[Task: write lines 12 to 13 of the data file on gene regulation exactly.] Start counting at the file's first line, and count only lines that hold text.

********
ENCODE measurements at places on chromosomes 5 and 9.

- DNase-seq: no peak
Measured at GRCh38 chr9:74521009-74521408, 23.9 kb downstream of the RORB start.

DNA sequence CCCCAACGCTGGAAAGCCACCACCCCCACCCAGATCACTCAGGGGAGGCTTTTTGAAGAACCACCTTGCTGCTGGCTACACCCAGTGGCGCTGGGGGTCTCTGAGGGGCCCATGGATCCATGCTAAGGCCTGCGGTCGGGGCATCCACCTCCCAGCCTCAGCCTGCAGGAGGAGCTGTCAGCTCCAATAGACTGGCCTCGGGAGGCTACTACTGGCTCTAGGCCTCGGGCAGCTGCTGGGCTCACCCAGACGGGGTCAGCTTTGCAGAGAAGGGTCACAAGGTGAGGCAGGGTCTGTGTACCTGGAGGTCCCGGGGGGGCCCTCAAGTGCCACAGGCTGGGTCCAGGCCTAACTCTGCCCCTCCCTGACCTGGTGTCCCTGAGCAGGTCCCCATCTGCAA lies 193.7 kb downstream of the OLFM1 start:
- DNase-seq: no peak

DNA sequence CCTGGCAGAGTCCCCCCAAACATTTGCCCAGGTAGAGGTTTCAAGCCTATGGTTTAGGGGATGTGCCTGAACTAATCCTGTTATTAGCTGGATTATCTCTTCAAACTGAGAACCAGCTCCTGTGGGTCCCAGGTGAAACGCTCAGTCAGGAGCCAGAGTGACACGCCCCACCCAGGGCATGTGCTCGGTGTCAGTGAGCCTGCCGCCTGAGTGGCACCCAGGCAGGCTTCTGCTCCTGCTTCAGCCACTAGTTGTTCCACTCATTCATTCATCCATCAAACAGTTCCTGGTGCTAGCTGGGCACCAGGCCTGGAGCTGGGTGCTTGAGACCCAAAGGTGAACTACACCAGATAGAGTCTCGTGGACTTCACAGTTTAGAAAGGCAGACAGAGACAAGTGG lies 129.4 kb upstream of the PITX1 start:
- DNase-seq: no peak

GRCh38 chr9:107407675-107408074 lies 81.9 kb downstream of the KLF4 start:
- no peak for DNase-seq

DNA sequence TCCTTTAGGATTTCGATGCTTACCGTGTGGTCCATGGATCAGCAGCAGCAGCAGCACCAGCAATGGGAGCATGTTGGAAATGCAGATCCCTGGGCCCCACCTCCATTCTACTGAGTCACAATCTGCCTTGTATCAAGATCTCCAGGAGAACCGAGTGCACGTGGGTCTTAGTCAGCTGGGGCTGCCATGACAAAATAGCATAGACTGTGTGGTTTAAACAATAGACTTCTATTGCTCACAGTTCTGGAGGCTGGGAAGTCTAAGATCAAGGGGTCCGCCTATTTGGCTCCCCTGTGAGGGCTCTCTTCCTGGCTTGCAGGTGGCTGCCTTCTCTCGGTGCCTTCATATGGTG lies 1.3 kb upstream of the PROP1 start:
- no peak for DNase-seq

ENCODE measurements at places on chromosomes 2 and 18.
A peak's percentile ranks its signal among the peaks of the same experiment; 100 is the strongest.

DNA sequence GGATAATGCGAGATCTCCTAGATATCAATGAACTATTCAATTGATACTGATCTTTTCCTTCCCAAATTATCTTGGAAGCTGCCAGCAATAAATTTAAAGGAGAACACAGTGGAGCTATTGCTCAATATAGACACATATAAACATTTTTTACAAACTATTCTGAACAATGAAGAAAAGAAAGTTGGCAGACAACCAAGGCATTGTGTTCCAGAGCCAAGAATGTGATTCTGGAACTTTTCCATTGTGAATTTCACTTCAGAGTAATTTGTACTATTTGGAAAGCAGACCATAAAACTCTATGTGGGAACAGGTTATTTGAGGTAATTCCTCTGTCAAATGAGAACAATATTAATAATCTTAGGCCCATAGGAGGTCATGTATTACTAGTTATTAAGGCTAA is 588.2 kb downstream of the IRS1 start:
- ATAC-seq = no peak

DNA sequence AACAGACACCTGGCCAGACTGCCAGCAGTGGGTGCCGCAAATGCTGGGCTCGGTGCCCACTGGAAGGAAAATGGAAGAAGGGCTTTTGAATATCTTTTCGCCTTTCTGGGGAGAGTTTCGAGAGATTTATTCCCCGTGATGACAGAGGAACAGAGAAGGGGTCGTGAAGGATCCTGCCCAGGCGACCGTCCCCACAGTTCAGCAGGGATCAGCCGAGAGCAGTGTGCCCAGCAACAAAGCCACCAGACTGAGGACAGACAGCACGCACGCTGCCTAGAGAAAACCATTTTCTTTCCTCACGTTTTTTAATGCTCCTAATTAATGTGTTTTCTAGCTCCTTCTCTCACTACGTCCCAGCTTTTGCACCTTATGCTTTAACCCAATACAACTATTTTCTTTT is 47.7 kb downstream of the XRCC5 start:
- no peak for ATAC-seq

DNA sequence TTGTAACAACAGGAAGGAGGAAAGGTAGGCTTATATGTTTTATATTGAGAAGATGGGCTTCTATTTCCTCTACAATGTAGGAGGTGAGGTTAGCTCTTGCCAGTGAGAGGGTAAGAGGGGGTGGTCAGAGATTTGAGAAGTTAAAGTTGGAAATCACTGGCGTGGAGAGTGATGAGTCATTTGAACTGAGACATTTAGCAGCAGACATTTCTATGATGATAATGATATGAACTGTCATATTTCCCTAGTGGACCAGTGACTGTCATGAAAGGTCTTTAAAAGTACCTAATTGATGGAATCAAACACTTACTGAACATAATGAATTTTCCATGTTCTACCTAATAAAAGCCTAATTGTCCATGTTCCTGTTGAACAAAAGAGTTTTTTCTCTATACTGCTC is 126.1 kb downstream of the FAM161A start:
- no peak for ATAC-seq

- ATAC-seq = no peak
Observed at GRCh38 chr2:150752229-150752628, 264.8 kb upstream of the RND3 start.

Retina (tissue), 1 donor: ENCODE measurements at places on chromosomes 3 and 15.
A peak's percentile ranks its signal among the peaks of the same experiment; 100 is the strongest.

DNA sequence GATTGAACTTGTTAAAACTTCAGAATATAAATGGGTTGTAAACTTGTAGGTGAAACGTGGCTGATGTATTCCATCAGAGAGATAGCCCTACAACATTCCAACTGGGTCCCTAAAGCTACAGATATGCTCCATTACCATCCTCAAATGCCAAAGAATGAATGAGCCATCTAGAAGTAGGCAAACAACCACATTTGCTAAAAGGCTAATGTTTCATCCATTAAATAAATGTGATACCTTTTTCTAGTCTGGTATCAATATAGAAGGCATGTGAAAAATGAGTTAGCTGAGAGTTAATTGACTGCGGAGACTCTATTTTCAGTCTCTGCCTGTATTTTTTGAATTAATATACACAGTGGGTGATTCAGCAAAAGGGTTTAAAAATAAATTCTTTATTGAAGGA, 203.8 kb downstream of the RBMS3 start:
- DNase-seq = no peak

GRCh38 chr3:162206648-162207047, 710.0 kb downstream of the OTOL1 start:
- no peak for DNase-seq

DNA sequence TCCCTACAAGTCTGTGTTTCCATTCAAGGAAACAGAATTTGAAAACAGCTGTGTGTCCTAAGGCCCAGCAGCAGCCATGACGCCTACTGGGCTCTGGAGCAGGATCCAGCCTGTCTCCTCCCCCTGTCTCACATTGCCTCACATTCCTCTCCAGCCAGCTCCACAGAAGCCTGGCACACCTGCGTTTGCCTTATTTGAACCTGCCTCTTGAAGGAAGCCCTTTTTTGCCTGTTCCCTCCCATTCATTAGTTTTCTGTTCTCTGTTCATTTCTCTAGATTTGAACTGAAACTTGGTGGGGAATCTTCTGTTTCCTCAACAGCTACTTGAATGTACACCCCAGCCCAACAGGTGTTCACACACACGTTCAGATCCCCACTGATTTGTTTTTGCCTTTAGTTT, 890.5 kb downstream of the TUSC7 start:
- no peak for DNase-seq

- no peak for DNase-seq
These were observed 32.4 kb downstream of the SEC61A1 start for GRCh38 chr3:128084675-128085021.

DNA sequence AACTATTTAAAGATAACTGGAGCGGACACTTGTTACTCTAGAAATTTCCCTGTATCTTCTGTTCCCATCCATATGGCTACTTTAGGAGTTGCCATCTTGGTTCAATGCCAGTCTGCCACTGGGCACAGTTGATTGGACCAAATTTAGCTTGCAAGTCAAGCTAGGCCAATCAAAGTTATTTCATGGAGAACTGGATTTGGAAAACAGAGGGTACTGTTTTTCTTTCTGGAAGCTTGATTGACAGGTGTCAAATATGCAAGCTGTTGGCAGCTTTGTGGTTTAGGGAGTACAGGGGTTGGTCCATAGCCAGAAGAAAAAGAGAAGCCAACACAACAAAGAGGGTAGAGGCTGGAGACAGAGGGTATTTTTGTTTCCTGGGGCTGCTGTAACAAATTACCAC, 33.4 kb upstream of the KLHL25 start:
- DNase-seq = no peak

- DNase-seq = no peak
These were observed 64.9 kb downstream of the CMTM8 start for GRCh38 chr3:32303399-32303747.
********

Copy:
ENCODE measurements at places on chromosomes 2 and 18.
A peak's percentile ranks its signal among the peaks of the same experiment; 100 is the strongest.